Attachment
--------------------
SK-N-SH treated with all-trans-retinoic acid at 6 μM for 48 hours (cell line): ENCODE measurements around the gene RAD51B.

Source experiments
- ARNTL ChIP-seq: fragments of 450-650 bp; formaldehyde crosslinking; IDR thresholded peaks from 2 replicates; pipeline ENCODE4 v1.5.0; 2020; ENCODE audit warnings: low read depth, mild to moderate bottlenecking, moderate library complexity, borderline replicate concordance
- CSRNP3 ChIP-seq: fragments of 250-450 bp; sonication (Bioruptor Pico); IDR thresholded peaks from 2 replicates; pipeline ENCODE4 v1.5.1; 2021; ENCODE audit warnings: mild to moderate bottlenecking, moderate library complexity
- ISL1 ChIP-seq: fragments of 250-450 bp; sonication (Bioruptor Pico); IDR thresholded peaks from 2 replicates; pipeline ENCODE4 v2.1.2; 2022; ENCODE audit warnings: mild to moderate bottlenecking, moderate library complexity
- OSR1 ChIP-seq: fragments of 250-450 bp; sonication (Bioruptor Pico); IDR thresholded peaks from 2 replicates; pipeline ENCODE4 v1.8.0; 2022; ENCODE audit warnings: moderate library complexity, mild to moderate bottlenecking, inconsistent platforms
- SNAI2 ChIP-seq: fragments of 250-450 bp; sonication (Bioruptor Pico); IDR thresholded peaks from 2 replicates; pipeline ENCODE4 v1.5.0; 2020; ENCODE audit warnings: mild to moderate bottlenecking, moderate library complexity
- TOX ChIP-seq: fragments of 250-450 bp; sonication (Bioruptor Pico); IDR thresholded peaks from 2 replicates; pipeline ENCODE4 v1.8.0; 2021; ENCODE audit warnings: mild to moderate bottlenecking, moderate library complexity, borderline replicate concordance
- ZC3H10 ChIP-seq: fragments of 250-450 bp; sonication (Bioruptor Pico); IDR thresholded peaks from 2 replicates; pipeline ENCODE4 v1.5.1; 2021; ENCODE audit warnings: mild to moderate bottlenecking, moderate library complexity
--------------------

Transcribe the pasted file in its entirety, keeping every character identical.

SK-N-SH treated with all-trans-retinoic acid at 6 μM for 48 hours (cell line): ENCODE measurements around the gene RAD51B.

Source experiments
- ARNTL ChIP-seq: fragments of 450-650 bp; formaldehyde crosslinking; IDR thresholded peaks from 2 replicates; pipeline ENCODE4 v1.5.0; 2020; ENCODE audit warnings: low read depth, mild to moderate bottlenecking, moderate library complexity, borderline replicate concordance
- CSRNP3 ChIP-seq: fragments of 250-450 bp; sonication (Bioruptor Pico); IDR thresholded peaks from 2 replicates; pipeline ENCODE4 v1.5.1; 2021; ENCODE audit warnings: mild to moderate bottlenecking, moderate library complexity
- ISL1 ChIP-seq: fragments of 250-450 bp; sonication (Bioruptor Pico); IDR thresholded peaks from 2 replicates; pipeline ENCODE4 v2.1.2; 2022; ENCODE audit warnings: mild to moderate bottlenecking, moderate library complexity
- OSR1 ChIP-seq: fragments of 250-450 bp; sonication (Bioruptor Pico); IDR thresholded peaks from 2 replicates; pipeline ENCODE4 v1.8.0; 2022; ENCODE audit warnings: moderate library complexity, mild to moderate bottlenecking, inconsistent platforms
- SNAI2 ChIP-seq: fragments of 250-450 bp; sonication (Bioruptor Pico); IDR thresholded peaks from 2 replicates; pipeline ENCODE4 v1.5.0; 2020; ENCODE audit warnings: mild to moderate bottlenecking, moderate library complexity
- TOX ChIP-seq: fragments of 250-450 bp; sonication (Bioruptor Pico); IDR thresholded peaks from 2 replicates; pipeline ENCODE4 v1.8.0; 2021; ENCODE audit warnings: mild to moderate bottlenecking, moderate library complexity, borderline replicate concordance
- ZC3H10 ChIP-seq: fragments of 250-450 bp; sonication (Bioruptor Pico); IDR thresholded peaks from 2 replicates; pipeline ENCODE4 v1.5.1; 2021; ENCODE audit warnings: mild to moderate bottlenecking, moderate library complexity